We shall have to pay for it.


We have got to pay for it, certainly, but do you expect to get anything without paying for it? I am not suggesting that you should not pay even the foreigner for it. The granite industry in the Channel Islands is the second largest industry that they have and I understand that their quarry people are not nearly fully employed. It certainly behoves us, who are asking them to make a contribution, to endeavour to foster their trade. I have already mentioned the foreign granite which is being brought across to Rich- borough and other ports and used in the various South Eastern and similar counties. The principal culprits using this foreign stone are East and West Sussex, Kent, some parts of Surrey, East and West Suffolk, Essex, and many of the urban and rural district councils. As I have mentioned, even some of the London boroughs are using this material.


Could they not be deported?


I hope I have shown enough at the moment to ensure that some notice will be taken of this question, and some effort made to use British material where it is equal to or better than foreign granite. Not only should British material be used, but now, when there is unemployment in most industries and in the quarrying trade, we ought to use British material. I urge upon the Government—the Minister of Health might also help in this direction—that when the various local authorities are placing contracts for granite, they should be asked to give the preference, if any, to British material.


And to Good Old Scotland.


Yes, and to Good Old Scotland. There is some good granite there.


On a point of Order. I think the hon. Member is leaving the House short of something. He ought to tell the House exactly—


That is not a point of Order.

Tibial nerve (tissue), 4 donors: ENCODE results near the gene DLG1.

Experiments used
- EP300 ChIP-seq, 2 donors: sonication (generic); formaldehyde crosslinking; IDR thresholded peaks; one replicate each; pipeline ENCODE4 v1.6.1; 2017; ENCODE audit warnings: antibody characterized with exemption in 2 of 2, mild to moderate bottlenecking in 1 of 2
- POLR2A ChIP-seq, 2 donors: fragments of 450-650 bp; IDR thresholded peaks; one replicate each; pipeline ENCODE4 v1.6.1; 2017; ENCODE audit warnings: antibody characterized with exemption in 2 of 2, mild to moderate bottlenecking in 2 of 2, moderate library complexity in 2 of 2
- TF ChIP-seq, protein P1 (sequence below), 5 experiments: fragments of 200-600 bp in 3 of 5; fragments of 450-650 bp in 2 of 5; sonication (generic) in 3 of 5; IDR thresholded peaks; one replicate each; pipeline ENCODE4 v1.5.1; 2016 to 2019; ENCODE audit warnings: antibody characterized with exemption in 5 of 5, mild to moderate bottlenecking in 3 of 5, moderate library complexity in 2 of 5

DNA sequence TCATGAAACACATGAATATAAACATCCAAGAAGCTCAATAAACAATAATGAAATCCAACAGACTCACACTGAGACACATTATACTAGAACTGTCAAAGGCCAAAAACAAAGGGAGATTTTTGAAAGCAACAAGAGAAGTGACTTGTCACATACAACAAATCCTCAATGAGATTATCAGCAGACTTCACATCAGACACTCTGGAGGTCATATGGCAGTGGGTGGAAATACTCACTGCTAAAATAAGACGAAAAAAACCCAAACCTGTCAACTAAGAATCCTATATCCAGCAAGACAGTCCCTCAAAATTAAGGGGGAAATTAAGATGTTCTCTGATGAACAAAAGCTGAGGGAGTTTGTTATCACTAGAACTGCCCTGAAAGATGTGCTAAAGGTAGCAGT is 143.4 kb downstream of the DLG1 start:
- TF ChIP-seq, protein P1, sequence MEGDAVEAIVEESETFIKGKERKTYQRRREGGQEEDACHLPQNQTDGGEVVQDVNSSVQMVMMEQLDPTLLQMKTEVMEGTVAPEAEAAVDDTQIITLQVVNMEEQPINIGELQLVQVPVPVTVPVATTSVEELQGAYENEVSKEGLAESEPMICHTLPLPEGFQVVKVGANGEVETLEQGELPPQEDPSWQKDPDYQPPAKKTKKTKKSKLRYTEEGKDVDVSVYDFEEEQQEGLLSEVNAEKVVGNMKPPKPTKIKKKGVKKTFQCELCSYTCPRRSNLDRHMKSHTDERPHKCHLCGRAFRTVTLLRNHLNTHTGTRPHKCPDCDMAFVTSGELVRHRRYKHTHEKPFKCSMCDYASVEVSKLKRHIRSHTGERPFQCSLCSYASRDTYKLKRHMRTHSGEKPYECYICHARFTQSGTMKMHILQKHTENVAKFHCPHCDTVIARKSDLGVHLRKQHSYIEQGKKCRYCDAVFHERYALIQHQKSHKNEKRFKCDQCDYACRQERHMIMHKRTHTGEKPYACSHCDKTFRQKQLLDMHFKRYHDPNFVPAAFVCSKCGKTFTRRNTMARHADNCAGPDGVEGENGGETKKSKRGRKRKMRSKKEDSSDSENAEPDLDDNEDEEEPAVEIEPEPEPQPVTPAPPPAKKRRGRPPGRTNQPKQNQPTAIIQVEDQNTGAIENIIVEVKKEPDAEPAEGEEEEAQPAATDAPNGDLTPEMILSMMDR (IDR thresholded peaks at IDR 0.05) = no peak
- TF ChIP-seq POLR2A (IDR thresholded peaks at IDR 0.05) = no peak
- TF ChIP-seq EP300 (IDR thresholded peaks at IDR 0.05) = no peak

There is no doubt I have left out a good deal. I have had to do so, because my time is so extremely short. It has been necessary, because I want to get an assurance that we shall have some consideration for the use of British granite.


I beg to second the Motion.


The House will appreciate that in the six minutes left to me, I cannot deal with this question as I should like, but I will touch on a few points. My hon. Friend suggested that we should accede to his Motion because unemployment was so rife in the quarrying trade. But unemployment in the quarrying trade is distinctly less than unemployment in most of the other trades of the country to-day. The rate of unemployment is only 7 per cent. compared with 11 per cent. in other trades. Then the hon. Member laid great stress on the fact that last year 157,000 tons of broken granite were imported into this country. He asks the Government to do all it can to urge road authorities to use nothing but granite produced in these Islands. Again I would point out to the House that the problem of this imported granite is really a trivial one compared with the total output of broken granite in this country The hon. Member said that 157,000 tons of granite were imported—


That is only from Belgium and France.

Colonel ASHLEY

I am only dealing with the Motion on the Paper. Those 157,000 tons compare with between 4,000,000 and 5,000,000 tons produced in this country. Therefore, the seriousness of the amount of imported granite, in its effect on unemployment, is really trivial as compared with the serious unemployment in other trades. When yon consider that in the City of Glasgow, alone, there are 80,000 people unemployed, and then we have the hon. Member bringing forward his Motion dealing with some 2,000 unemployed, although I have every sympathy with it, I cannot regard it as so important as many other phases of unemployment with which the House has to deal.